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AROUND THE NATIONAL LEAGUE

Winfield Opts to Cap Career as a Padre

August 05, 2001|Mike DiGiovanna

COOPERSTOWN, N.Y. — Though Dave Winfield played for six teams and played more seasons--and gained greater acclaim and notoriety--for the New York Yankees than the San Diego Padres, he will wear a Padre cap when he's inducted into the Hall of Fame today.

Winfield dismisses media speculation that the Padres paid him to wear their cap or that the Yankees declined to pay him to wear theirs. "When they make up stuff like that, it reminded me of my time in New York," Winfield said.

Since Winfield retired five years ago, Padre owner John Moores and President Larry Lucchino have welcomed him back to the organization. Winfield accepted a volunteer position on the Padres' board of directors last year.

And, Winfield said, he wants to celebrate the team with which he made his major league debut and played eight seasons, a team that has never had its cap on a Cooperstown plaque.

"I'm always going to be remembered as a Yankee, and I like that too," Winfield said. "When you look in the Hall of Fame, I'll be next to Joe D. and Yogi and Reggie and everyone. But there's something to be said for being the first one with a San Diego Padre hat."

Shouldn't that honor belong to Tony Gwynn? Winfield fled San Diego for the riches of free agency and the lure of winning with the Yankees. Gwynn arrived in San Diego in 1982, won eight batting titles and never left.

"Tony knows I played there long before him, and he's absolutely a hall of famer when it's his turn," Winfield said. "He's been really great about it, and that's appreciated."

Angel Manager Mike Scioscia wouldn't condone or condemn Brewer Manager Davey Lopes for his actions in last Sunday's game against the Padres, when Lopes threatened to "drill" Rickey Henderson in his next at-bat after Henderson stole second with a 12-5 lead in the seventh inning.

But Scioscia believes baseball's unwritten codes of etiquette regarding running up the score are archaic.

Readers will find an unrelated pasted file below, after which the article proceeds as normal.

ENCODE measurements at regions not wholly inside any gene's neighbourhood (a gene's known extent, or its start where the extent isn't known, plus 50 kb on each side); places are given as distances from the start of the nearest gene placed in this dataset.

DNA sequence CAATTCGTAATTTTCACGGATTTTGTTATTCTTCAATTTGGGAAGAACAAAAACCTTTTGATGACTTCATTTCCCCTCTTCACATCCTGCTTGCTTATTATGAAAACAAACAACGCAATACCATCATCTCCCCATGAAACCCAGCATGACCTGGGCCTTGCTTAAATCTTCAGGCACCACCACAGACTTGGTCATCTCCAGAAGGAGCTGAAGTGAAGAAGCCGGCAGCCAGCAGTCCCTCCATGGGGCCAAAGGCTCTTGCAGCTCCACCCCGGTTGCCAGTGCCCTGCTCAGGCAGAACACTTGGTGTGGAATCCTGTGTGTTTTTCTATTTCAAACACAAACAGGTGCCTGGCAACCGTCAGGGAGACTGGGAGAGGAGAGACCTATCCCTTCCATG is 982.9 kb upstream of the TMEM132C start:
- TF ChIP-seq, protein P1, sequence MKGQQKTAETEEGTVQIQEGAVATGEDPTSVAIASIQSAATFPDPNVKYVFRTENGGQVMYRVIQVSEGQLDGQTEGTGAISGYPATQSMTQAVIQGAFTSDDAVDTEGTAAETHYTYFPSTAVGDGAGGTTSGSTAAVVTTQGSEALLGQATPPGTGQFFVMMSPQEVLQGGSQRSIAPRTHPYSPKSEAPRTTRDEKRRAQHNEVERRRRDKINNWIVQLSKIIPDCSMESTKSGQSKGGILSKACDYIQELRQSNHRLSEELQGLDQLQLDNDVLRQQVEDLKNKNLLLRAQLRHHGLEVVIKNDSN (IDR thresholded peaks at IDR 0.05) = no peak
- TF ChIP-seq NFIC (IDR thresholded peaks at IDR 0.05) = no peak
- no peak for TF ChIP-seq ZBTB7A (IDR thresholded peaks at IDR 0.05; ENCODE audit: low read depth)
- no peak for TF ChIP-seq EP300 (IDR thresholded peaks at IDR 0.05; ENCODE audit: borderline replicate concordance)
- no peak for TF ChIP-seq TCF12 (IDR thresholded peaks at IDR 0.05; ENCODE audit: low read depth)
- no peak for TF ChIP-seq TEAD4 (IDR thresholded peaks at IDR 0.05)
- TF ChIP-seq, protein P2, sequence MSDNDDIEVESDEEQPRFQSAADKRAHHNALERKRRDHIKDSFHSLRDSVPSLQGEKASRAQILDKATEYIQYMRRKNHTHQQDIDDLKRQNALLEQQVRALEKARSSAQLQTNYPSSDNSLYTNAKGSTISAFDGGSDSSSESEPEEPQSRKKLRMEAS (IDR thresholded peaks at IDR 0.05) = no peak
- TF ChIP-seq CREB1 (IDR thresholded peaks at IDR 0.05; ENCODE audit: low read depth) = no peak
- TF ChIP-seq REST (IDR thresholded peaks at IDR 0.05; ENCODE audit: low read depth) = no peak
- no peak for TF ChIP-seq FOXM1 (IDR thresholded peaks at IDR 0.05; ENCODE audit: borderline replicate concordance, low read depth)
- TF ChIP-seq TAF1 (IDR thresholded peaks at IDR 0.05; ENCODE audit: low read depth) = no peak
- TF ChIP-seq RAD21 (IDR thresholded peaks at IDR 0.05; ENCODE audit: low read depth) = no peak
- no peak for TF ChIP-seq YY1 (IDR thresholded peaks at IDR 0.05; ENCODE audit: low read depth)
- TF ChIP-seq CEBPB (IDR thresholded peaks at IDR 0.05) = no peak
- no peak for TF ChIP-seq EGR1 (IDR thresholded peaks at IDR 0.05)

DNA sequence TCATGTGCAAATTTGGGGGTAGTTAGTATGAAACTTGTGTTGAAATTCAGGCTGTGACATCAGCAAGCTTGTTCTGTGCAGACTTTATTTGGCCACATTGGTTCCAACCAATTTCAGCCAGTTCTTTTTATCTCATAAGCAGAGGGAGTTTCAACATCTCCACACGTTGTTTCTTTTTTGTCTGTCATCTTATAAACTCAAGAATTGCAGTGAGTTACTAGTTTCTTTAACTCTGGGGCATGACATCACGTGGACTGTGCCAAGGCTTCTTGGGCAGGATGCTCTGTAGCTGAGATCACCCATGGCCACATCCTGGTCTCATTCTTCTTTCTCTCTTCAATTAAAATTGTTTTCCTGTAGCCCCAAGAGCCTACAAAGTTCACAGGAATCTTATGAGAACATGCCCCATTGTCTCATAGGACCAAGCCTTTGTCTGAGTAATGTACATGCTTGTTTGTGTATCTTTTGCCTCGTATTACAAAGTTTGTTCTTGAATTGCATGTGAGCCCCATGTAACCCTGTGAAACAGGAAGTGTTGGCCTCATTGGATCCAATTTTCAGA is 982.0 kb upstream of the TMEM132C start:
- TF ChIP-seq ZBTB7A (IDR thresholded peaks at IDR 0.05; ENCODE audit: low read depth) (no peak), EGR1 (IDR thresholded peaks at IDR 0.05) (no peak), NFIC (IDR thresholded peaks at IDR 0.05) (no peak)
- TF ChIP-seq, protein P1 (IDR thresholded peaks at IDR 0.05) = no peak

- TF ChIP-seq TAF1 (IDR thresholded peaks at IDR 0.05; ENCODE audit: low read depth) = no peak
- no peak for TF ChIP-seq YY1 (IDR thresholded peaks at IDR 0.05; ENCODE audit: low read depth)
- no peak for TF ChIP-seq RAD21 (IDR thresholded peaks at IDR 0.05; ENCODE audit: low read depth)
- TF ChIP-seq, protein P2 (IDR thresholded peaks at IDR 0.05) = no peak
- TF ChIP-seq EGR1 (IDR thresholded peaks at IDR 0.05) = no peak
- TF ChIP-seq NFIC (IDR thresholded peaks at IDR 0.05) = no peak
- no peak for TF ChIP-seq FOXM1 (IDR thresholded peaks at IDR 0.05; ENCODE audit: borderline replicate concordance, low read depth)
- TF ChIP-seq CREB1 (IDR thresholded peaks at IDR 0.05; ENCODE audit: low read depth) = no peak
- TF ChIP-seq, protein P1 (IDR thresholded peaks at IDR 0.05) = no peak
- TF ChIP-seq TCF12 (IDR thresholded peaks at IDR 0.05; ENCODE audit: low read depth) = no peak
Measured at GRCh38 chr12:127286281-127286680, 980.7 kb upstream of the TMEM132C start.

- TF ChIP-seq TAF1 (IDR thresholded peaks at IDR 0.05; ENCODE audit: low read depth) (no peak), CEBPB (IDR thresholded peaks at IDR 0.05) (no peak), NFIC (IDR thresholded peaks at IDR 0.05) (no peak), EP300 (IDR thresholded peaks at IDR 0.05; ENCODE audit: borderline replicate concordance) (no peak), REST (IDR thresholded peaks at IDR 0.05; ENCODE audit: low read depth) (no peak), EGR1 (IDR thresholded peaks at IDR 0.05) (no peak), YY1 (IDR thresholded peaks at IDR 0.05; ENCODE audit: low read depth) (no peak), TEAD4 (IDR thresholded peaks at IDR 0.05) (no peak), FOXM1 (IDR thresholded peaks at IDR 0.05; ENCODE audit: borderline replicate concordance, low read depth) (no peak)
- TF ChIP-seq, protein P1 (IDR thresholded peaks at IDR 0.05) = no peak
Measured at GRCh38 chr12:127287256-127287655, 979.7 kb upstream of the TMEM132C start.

"It used to be if you had a five-run lead in the fifth you wouldn't steal any more, but a lot of that is outdated," Scioscia said. "A five-run lead today might equate to a two-run lead years ago because of the offensive firepower in the game. What constitutes showing a team up needs to be redefined a bit.

"If you have a huge lead in the eighth or ninth, you want to quiet things down, but let's say you're in Wrigley Field, it's 12-5 in the seventh and the wind is blowing out. Teams can put crooked numbers up there like they're eating M&Ms.

"If you have a five-run lead in the sixth inning, that game is not, as Chick Hearn would say, in the refrigerator. Your closer or setup guy might need the day off, and you want an extra run or two to give that middle reliever more of a cushion."

Arizona Manager Bob Brenly is not about to pull a Gene Mauch and go to a two-man rotation, but the Diamondbacks have some major pitching problems beyond baseball's best one-two punch of Randy Johnson and Curt Schilling.

Newly acquired right-hander Albie Lopez was bombed in his Arizona debut on July 28, giving up seven runs on 10 hits, including two home runs, in a loss to San Francisco, though he did rebound to limit Montreal to one run and five hits in eight innings of Thursday's 1-0 loss.

Left-hander Brian Anderson was shelled in his last two starts, including a three-inning, six-run effort against Montreal Wednesday. Anderson also was rocked for eight runs and nine hits, three of them homers, by the Giants on July 27 and is 3-8 with a 5.12 earned-run average.

"There's not a person in this locker room, in the stands or in the front office more disgusted about me than I am," Anderson said after Wednesday's game. "I feel bad having to come in here, facing my teammates, knowing what I did tonight."

Former Angel batting instructor Rod Carew routinely stayed up until 4 a.m. watching videotape in an effort to help struggling hitters. Wonder how much Visine he has gone through as Milwaukee's batting instructor this season?

Through Thursday, the Brewers had lost 26 of 34 games. They went 6-20 in July, the worst month in franchise history and one in which Milwaukee had a .232 batting average, .283 on-base percentage, scored 91 runs and had 219 strikeouts and 53 walks. With 900 strikeouts, the Brewers are on pace to shatter the major league record of 1,268, set by Detroit in 1996.

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